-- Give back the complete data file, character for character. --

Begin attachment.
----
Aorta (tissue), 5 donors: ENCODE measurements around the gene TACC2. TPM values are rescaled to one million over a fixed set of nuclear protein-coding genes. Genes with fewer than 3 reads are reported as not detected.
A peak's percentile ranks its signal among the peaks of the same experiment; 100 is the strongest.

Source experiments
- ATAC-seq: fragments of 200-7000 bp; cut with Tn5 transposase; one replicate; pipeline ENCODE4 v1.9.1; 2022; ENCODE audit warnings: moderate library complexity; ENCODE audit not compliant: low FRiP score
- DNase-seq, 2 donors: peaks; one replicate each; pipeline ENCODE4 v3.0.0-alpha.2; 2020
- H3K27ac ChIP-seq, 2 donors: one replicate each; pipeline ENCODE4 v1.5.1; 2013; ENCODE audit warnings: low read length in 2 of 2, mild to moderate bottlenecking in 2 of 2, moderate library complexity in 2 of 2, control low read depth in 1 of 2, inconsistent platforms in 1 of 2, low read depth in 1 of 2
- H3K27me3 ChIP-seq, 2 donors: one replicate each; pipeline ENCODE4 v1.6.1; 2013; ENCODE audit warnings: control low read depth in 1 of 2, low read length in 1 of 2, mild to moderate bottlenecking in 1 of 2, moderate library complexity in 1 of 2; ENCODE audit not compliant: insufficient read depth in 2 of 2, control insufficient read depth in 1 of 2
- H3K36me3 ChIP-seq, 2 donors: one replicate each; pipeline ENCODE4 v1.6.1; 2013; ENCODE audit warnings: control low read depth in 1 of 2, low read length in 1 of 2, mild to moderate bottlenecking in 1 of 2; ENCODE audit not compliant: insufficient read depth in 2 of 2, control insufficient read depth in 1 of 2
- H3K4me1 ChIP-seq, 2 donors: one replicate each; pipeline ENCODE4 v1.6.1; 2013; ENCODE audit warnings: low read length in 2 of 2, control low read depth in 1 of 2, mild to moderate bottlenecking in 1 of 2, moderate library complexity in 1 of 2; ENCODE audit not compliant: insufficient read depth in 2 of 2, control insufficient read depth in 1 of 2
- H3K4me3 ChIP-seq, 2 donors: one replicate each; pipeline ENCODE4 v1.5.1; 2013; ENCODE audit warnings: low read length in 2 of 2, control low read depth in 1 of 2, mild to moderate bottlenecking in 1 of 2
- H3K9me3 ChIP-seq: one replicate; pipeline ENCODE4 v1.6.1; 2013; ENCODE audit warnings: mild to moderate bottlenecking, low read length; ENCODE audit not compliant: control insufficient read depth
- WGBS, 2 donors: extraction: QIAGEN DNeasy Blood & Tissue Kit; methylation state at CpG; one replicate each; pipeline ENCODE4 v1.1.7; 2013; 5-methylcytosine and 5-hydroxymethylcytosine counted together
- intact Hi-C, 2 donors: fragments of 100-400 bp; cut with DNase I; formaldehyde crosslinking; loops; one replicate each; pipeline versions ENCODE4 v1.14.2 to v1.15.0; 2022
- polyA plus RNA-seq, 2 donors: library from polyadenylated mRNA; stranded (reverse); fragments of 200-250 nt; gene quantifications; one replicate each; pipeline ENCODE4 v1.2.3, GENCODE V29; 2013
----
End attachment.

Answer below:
Aorta (tissue), 5 donors: ENCODE measurements around the gene TACC2. TPM values are rescaled to one million over a fixed set of nuclear protein-coding genes. Genes with fewer than 3 reads are reported as not detected.
A peak's percentile ranks its signal among the peaks of the same experiment; 100 is the strongest.

Source experiments
- ATAC-seq: fragments of 200-7000 bp; cut with Tn5 transposase; one replicate; pipeline ENCODE4 v1.9.1; 2022; ENCODE audit warnings: moderate library complexity; ENCODE audit not compliant: low FRiP score
- DNase-seq, 2 donors: peaks; one replicate each; pipeline ENCODE4 v3.0.0-alpha.2; 2020
- H3K27ac ChIP-seq, 2 donors: one replicate each; pipeline ENCODE4 v1.5.1; 2013; ENCODE audit warnings: low read length in 2 of 2, mild to moderate bottlenecking in 2 of 2, moderate library complexity in 2 of 2, control low read depth in 1 of 2, inconsistent platforms in 1 of 2, low read depth in 1 of 2
- H3K27me3 ChIP-seq, 2 donors: one replicate each; pipeline ENCODE4 v1.6.1; 2013; ENCODE audit warnings: control low read depth in 1 of 2, low read length in 1 of 2, mild to moderate bottlenecking in 1 of 2, moderate library complexity in 1 of 2; ENCODE audit not compliant: insufficient read depth in 2 of 2, control insufficient read depth in 1 of 2
- H3K36me3 ChIP-seq, 2 donors: one replicate each; pipeline ENCODE4 v1.6.1; 2013; ENCODE audit warnings: control low read depth in 1 of 2, low read length in 1 of 2, mild to moderate bottlenecking in 1 of 2; ENCODE audit not compliant: insufficient read depth in 2 of 2, control insufficient read depth in 1 of 2
- H3K4me1 ChIP-seq, 2 donors: one replicate each; pipeline ENCODE4 v1.6.1; 2013; ENCODE audit warnings: low read length in 2 of 2, control low read depth in 1 of 2, mild to moderate bottlenecking in 1 of 2, moderate library complexity in 1 of 2; ENCODE audit not compliant: insufficient read depth in 2 of 2, control insufficient read depth in 1 of 2
- H3K4me3 ChIP-seq, 2 donors: one replicate each; pipeline ENCODE4 v1.5.1; 2013; ENCODE audit warnings: low read length in 2 of 2, control low read depth in 1 of 2, mild to moderate bottlenecking in 1 of 2
- H3K9me3 ChIP-seq: one replicate; pipeline ENCODE4 v1.6.1; 2013; ENCODE audit warnings: mild to moderate bottlenecking, low read length; ENCODE audit not compliant: control insufficient read depth
- WGBS, 2 donors: extraction: QIAGEN DNeasy Blood & Tissue Kit; methylation state at CpG; one replicate each; pipeline ENCODE4 v1.1.7; 2013; 5-methylcytosine and 5-hydroxymethylcytosine counted together
- intact Hi-C, 2 donors: fragments of 100-400 bp; cut with DNase I; formaldehyde crosslinking; loops; one replicate each; pipeline versions ENCODE4 v1.14.2 to v1.15.0; 2022
- polyA plus RNA-seq, 2 donors: library from polyadenylated mRNA; stranded (reverse); fragments of 200-250 nt; gene quantifications; one replicate each; pipeline ENCODE4 v1.2.3, GENCODE V29; 2013